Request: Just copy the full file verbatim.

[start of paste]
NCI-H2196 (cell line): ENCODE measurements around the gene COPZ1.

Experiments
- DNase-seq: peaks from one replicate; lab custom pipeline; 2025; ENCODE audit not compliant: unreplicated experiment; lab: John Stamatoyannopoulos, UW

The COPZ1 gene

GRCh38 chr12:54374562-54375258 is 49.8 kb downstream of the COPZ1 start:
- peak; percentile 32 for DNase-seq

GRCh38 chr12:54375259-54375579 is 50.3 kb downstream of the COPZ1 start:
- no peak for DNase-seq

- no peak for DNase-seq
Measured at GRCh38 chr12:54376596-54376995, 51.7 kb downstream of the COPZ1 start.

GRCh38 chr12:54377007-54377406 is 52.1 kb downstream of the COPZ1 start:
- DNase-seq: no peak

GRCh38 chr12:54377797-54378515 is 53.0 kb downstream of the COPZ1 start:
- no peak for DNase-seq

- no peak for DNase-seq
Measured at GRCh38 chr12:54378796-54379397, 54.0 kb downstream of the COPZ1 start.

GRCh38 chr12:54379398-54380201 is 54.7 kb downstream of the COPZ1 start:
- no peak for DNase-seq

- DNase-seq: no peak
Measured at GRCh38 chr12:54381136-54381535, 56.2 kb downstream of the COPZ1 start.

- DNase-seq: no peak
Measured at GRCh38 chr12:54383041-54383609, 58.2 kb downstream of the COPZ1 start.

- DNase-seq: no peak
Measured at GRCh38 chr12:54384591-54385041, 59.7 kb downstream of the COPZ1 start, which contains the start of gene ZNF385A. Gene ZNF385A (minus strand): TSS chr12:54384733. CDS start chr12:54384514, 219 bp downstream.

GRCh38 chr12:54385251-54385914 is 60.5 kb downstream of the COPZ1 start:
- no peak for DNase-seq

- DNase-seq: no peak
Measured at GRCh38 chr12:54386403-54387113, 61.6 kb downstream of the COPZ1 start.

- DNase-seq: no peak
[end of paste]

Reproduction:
NCI-H2196 (cell line): ENCODE measurements around the gene COPZ1.

Experiments
- DNase-seq: peaks from one replicate; lab custom pipeline; 2025; ENCODE audit not compliant: unreplicated experiment; lab: John Stamatoyannopoulos, UW

The COPZ1 gene

GRCh38 chr12:54374562-54375258 is 49.8 kb downstream of the COPZ1 start:
- peak; percentile 32 for DNase-seq

GRCh38 chr12:54375259-54375579 is 50.3 kb downstream of the COPZ1 start:
- no peak for DNase-seq

- no peak for DNase-seq
Measured at GRCh38 chr12:54376596-54376995, 51.7 kb downstream of the COPZ1 start.

GRCh38 chr12:54377007-54377406 is 52.1 kb downstream of the COPZ1 start:
- DNase-seq: no peak

GRCh38 chr12:54377797-54378515 is 53.0 kb downstream of the COPZ1 start:
- no peak for DNase-seq

- no peak for DNase-seq
Measured at GRCh38 chr12:54378796-54379397, 54.0 kb downstream of the COPZ1 start.

GRCh38 chr12:54379398-54380201 is 54.7 kb downstream of the COPZ1 start:
- no peak for DNase-seq

- DNase-seq: no peak
Measured at GRCh38 chr12:54381136-54381535, 56.2 kb downstream of the COPZ1 start.

- DNase-seq: no peak
Measured at GRCh38 chr12:54383041-54383609, 58.2 kb downstream of the COPZ1 start.

- DNase-seq: no peak
Measured at GRCh38 chr12:54384591-54385041, 59.7 kb downstream of the COPZ1 start, which contains the start of gene ZNF385A. Gene ZNF385A (minus strand): TSS chr12:54384733. CDS start chr12:54384514, 219 bp downstream.

GRCh38 chr12:54385251-54385914 is 60.5 kb downstream of the COPZ1 start:
- no peak for DNase-seq

- DNase-seq: no peak
Measured at GRCh38 chr12:54386403-54387113, 61.6 kb downstream of the COPZ1 start.

- DNase-seq: no peak